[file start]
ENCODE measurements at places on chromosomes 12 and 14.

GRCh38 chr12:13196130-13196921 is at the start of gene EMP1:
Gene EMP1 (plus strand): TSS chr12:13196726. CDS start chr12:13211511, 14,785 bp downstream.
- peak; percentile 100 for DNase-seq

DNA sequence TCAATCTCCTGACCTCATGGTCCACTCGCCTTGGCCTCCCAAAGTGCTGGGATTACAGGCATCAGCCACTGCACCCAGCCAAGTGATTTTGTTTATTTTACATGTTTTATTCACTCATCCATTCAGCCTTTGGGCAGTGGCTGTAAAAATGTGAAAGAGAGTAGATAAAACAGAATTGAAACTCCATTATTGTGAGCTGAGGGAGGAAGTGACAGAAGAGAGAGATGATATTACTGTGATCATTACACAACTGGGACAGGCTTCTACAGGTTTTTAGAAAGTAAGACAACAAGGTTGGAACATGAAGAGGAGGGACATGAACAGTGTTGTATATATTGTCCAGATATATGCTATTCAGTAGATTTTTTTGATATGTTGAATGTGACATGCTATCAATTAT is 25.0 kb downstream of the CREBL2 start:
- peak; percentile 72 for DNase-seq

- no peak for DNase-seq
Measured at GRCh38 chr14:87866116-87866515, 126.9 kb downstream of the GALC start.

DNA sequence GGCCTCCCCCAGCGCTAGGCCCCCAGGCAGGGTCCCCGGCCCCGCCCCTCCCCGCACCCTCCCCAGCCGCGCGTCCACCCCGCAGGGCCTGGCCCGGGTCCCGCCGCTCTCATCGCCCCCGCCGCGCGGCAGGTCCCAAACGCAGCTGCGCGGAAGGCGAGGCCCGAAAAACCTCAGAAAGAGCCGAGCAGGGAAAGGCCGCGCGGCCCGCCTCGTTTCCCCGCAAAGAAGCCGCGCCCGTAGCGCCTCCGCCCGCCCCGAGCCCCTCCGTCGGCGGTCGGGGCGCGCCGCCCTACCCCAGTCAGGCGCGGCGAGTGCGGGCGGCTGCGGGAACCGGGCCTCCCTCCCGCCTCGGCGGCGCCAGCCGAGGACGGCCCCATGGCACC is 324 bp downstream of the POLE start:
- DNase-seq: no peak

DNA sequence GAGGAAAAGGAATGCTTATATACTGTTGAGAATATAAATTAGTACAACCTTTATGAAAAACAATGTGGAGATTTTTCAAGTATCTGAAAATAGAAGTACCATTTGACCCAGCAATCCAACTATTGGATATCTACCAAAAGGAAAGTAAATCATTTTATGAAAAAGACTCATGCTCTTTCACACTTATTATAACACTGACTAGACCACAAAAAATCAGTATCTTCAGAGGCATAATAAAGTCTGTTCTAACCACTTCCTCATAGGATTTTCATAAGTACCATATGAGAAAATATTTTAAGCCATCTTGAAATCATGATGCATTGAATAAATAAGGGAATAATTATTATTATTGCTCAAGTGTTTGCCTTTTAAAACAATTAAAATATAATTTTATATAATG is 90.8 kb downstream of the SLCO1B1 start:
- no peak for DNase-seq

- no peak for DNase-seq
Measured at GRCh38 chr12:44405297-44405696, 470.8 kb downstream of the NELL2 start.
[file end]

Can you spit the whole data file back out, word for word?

ENCODE measurements at places on chromosomes 12 and 14.

GRCh38 chr12:13196130-13196921 is at the start of gene EMP1:
Gene EMP1 (plus strand): TSS chr12:13196726. CDS start chr12:13211511, 14,785 bp downstream.
- peak; percentile 100 for DNase-seq

DNA sequence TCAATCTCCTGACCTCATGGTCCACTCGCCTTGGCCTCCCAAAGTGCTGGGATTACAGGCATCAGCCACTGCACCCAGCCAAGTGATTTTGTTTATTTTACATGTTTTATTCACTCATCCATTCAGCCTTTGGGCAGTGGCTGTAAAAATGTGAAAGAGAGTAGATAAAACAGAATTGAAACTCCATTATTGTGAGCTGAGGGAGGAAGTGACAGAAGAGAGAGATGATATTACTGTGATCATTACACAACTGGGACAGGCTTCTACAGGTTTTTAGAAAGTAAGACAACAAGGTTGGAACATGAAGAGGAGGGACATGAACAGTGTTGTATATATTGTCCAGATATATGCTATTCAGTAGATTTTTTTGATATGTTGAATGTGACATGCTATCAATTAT is 25.0 kb downstream of the CREBL2 start:
- peak; percentile 72 for DNase-seq

- no peak for DNase-seq
Measured at GRCh38 chr14:87866116-87866515, 126.9 kb downstream of the GALC start.

DNA sequence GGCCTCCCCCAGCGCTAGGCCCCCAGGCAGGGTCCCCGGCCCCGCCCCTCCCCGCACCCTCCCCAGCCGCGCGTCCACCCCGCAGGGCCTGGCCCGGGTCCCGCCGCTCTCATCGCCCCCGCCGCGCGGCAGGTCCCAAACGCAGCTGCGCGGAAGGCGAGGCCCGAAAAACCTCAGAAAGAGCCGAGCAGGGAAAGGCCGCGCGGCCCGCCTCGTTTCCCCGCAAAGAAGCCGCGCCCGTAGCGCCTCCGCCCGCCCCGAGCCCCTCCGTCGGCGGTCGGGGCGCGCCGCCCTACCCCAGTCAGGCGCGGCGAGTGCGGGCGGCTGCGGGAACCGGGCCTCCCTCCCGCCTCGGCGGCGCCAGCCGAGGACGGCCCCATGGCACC is 324 bp downstream of the POLE start:
- DNase-seq: no peak

DNA sequence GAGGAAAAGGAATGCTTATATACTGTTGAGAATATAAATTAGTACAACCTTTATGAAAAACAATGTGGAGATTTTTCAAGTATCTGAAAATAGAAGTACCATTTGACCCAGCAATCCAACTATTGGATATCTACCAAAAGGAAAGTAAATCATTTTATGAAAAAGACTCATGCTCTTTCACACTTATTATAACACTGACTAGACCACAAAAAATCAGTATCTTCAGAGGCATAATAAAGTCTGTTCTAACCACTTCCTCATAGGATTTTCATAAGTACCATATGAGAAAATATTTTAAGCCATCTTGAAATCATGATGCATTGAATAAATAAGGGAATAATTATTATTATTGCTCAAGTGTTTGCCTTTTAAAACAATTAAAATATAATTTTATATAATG is 90.8 kb downstream of the SLCO1B1 start:
- no peak for DNase-seq

- no peak for DNase-seq
Measured at GRCh38 chr12:44405297-44405696, 470.8 kb downstream of the NELL2 start.